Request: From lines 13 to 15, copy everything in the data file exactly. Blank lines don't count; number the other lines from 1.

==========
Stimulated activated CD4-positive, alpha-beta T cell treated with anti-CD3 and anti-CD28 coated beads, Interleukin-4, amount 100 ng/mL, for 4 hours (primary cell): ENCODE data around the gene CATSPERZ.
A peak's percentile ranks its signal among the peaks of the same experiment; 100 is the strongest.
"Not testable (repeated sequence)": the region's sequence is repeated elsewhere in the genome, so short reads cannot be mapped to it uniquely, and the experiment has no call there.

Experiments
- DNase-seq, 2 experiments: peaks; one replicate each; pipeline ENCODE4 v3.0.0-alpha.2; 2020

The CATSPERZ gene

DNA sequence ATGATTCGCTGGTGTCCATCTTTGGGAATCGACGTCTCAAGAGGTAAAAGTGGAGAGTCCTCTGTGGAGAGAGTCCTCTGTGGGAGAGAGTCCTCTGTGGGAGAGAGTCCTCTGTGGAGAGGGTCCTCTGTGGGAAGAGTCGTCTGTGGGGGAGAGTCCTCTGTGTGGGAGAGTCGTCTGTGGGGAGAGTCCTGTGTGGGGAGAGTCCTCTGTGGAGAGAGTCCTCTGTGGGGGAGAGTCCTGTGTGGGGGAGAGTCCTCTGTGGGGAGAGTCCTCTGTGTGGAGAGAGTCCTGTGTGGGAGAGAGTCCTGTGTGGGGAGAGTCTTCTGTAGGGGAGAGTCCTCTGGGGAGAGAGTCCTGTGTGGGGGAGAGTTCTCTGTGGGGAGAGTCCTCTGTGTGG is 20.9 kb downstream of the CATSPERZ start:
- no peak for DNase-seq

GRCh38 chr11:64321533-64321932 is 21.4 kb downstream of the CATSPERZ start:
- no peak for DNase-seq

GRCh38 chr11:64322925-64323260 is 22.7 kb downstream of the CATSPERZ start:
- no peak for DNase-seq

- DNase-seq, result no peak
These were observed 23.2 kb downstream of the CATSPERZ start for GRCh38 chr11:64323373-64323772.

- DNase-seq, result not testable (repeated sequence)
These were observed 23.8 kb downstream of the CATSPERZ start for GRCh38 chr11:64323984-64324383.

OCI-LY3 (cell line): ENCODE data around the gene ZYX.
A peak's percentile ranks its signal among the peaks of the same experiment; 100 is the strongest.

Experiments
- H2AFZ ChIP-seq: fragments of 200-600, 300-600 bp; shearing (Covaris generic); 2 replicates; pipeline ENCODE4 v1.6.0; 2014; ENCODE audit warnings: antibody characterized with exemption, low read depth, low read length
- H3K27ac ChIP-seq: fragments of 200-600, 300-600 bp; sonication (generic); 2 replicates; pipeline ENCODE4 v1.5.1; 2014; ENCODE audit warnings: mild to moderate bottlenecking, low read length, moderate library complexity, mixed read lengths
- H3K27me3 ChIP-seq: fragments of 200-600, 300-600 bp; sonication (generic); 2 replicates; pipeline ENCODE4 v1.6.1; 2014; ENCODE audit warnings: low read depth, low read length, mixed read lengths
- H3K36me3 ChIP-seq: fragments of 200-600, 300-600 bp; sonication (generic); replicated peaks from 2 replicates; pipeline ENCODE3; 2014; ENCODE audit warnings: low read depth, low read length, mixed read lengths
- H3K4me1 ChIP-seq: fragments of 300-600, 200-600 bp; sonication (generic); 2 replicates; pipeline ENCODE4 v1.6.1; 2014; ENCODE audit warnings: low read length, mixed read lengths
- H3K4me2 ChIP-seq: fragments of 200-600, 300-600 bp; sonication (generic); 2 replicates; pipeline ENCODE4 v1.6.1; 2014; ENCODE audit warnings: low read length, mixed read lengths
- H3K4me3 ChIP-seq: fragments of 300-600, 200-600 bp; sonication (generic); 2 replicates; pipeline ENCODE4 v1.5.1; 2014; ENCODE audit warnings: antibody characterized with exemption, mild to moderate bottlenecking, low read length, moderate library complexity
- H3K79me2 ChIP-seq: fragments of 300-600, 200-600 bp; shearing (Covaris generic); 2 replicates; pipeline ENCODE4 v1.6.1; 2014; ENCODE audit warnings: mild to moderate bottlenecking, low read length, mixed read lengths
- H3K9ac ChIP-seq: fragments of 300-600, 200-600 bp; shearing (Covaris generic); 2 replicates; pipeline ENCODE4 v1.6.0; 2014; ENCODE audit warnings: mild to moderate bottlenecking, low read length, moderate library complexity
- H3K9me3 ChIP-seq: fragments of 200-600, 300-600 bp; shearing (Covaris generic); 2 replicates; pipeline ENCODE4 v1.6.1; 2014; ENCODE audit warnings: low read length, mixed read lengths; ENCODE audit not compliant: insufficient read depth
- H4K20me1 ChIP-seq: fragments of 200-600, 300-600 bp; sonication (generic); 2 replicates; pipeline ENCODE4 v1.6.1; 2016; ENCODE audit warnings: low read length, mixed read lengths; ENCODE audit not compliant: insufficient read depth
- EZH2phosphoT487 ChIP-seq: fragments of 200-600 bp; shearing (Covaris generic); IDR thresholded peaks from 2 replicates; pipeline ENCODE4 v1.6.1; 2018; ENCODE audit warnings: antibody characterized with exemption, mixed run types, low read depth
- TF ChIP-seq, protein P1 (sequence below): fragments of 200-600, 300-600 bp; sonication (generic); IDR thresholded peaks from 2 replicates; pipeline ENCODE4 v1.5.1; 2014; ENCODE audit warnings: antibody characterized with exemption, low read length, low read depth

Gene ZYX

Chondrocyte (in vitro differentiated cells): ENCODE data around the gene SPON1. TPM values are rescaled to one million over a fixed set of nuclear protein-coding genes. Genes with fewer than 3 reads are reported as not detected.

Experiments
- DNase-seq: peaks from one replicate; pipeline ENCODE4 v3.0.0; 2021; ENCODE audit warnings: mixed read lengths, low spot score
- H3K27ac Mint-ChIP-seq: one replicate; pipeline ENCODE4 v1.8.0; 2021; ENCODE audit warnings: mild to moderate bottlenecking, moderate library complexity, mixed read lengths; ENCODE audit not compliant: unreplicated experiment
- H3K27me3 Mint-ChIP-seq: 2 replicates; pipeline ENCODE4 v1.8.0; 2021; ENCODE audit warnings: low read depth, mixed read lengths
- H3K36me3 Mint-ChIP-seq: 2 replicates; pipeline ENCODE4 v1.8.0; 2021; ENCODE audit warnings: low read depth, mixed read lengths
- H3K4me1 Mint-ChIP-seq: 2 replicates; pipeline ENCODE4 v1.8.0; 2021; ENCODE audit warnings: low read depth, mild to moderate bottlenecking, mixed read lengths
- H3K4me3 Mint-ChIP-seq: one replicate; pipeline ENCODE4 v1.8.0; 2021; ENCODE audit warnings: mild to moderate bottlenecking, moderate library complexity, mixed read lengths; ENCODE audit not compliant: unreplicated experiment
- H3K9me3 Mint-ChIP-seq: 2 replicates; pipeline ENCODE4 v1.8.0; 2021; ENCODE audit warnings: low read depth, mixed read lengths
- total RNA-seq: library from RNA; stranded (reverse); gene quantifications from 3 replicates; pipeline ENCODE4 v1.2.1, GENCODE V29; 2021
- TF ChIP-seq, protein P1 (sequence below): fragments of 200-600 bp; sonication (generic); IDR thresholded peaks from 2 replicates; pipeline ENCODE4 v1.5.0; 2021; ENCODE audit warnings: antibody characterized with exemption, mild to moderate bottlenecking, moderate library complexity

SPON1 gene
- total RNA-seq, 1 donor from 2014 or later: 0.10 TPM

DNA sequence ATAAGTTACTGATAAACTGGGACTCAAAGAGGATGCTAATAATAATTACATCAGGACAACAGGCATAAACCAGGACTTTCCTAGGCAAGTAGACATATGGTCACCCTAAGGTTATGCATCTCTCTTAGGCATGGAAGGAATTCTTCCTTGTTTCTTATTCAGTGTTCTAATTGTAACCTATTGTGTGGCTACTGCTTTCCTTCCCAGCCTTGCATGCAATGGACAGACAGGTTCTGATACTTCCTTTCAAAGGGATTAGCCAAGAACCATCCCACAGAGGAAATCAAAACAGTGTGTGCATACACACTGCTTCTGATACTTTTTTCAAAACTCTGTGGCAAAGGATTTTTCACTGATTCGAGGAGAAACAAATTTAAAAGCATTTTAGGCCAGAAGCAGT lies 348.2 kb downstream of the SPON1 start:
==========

- DNase-seq, result no peak
These were observed 23.2 kb downstream of the CATSPERZ start for GRCh38 chr11:64323373-64323772.

- DNase-seq, result not testable (repeated sequence)